Ms Truss was on Tuesday sworn in as prime minister of Britain when she met with Queen Elizabeth II at Balmoral in Scotland, a day after she was declared the winner of the Tory leadership contest, beating her rival Rishi Sunak.
The Tory hardliner secured 81,326 votes from Conservative Party members, while Mr Sunak received 60,399 votes.
Ms Truss travelled to Aberdeenshire early on Tuesday where the monarch, 96, asked her to form a new government.
Who is Kwasi Kwarteng?
Born in east London to a barrister mother and economist father who emigrated from Ghana, Mr Kwarteng was an only child.
He attended the famed Eton College in Berkshire, the elite school known for churning out Conservative MPs and prime ministers such as Mr Johnson and David Cameron.
Going on to read classics and history at the University of Cambridge, he graduated with a first in both, before heading across the Atlantic to study at Harvard in the US. Upon his return to the UK, he earned a doctorate in economic history from Cambridge.
Mr Kwarteng worked as a financial analyst at investment banks including JP Morgan Chase and wrote a book titled Ghosts of Empire about the legacy of the British Empire before venturing into politics.
He was elected as MP for Spelthorne in Surrey in 2010 and campaigned for Brexit in the run-up to the 2016 EU referendum.
The MP was regarded as a rising star within the Tory party and in 2017 was appointed parliamentary private secretary to the chancellor at the time, Philip Hammond.
The following year, he was made Brexit secretary and in 2019 supported Mr Johnson in the Conservative leadership race.
When Mr Johnson entered No. 10, he rewarded Mr Kwarteng for his loyalty by making him an energy minister.
In 2021, Mr Kwarteng was promoted to business secretary, making him the first black secretary of state.
Commitment to 'lean state'
Amid rising speculation that Ms Truss has favoured Mr Kwarteng for the job, he used an op-ed in The Financial Times to say the next government will behave in a “fiscally responsible” way.
He attempted to back up Ms Truss’s tax-cutting strategy, which her rival Mr Sunak warned would exacerbate Britain’s economic woes.
Mr Kwarteng said there would be “some fiscal loosening” in a Truss administration to help households through the winter, stressing that it is the “right thing” to do.
He said the UK does not need “excessive fiscal tightening”, pointing to the country’s ratio of debt to gross domestic product compared with other major economies.
“The OECD [Organisation for Economic Co-operation and Development] has said that the current government policy is contractionary, which will only send us into a negative spiral when the aim should be to do the opposite,” Mr Kwarteng wrote.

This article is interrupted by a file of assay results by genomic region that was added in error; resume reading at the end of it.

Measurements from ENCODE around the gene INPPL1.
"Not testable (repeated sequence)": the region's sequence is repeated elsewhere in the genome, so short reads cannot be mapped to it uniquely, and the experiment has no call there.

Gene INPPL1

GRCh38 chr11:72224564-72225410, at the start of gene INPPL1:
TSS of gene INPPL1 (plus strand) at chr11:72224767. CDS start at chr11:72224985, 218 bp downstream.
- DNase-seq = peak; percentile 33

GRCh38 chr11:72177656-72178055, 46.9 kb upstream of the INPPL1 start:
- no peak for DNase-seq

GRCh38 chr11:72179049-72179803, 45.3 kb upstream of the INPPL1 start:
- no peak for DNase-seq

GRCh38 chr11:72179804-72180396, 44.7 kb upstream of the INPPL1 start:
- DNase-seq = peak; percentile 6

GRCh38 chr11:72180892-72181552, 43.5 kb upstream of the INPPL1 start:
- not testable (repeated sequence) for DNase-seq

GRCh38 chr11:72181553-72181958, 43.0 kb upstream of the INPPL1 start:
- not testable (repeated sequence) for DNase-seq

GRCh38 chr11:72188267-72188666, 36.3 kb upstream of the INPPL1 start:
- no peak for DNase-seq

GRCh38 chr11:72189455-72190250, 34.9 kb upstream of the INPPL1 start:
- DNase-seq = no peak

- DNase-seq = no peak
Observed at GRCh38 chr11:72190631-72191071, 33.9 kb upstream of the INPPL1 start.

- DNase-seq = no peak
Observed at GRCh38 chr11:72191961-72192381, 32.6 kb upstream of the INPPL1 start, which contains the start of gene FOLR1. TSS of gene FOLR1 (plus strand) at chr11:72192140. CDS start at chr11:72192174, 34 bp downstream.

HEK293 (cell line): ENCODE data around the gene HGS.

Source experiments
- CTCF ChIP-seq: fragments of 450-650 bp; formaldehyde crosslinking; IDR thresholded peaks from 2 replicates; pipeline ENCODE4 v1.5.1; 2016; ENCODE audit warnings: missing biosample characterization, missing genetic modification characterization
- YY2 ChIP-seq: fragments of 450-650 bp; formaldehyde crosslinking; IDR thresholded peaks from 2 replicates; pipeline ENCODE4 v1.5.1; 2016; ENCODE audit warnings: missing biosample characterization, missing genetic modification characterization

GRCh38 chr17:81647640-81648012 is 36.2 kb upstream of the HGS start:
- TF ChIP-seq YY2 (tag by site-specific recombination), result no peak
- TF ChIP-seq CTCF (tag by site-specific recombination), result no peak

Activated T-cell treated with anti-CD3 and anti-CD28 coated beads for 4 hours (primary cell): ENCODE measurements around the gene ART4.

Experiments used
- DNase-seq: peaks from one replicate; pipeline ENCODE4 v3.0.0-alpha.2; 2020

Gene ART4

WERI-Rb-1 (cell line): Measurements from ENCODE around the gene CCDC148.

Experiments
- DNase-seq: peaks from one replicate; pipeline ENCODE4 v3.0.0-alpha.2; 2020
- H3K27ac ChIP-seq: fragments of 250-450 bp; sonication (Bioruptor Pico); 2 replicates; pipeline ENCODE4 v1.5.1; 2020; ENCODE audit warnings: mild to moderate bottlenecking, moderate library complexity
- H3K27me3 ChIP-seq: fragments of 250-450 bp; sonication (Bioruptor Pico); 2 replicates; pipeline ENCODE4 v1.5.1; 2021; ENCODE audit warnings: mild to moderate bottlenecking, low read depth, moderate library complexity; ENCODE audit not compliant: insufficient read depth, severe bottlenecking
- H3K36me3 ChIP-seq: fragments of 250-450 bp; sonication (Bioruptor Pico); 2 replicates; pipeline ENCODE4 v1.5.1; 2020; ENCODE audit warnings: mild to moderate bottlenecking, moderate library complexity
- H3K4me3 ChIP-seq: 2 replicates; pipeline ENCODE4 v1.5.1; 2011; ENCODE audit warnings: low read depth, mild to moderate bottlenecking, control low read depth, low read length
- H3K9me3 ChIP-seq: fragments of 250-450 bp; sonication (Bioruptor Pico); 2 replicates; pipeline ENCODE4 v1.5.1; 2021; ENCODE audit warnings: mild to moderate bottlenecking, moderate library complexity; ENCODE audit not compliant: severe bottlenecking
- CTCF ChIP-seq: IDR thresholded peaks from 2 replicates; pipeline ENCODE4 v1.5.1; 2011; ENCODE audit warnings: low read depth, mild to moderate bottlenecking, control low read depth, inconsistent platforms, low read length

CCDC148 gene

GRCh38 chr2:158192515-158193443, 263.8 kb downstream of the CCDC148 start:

“But I want to provide reassurance that this will be done in a fiscally responsible way.
“Liz is committed to a lean state and, as the immediate shock subsides, we will work to reduce the debt-to-GDP ratio over time.”
Mr Kwarteng offered a vision for how he would operate the Treasury, as he said the next administration would be “decisive and do things differently”.
“That means focusing on how we unlock investment and growth, rather than how we tax and spend. It is about growing the size of the UK economy, not burying our heads in a redistributive fight over what is left,” he said.
His comments directly echoed those of Ms Truss on Sunday when she insisted that her plan to reverse the rise in national insurance is “fair”, despite it directly benefiting higher earners.
She told the BBC “growing the economy benefits everybody” and it is “wrong” to look at everything through the “lens of redistribution”.
Rejection of 'identity politics'
In an article for trueafrica.co in 2016, Mr Kwarteng explained why he bridles at the idea he should be expected to speak out about “black” issues.
He said MPs from ethnic minorities were expected to constantly “engage with ‘black’ issues, like knife crime in London”, while ignoring the positives about such communities.
Mr Kwarteng expressed disappointment that “the incredible appetite for entrepreneurship found among parts of the African community in Britain” was less talked about.
“It’s as if being from a particular background gives a politician a God-given right to speak on behalf of every single person from that background,” he wrote.
“This is the heart of identity politics, which has dominated the left for a couple of decades.”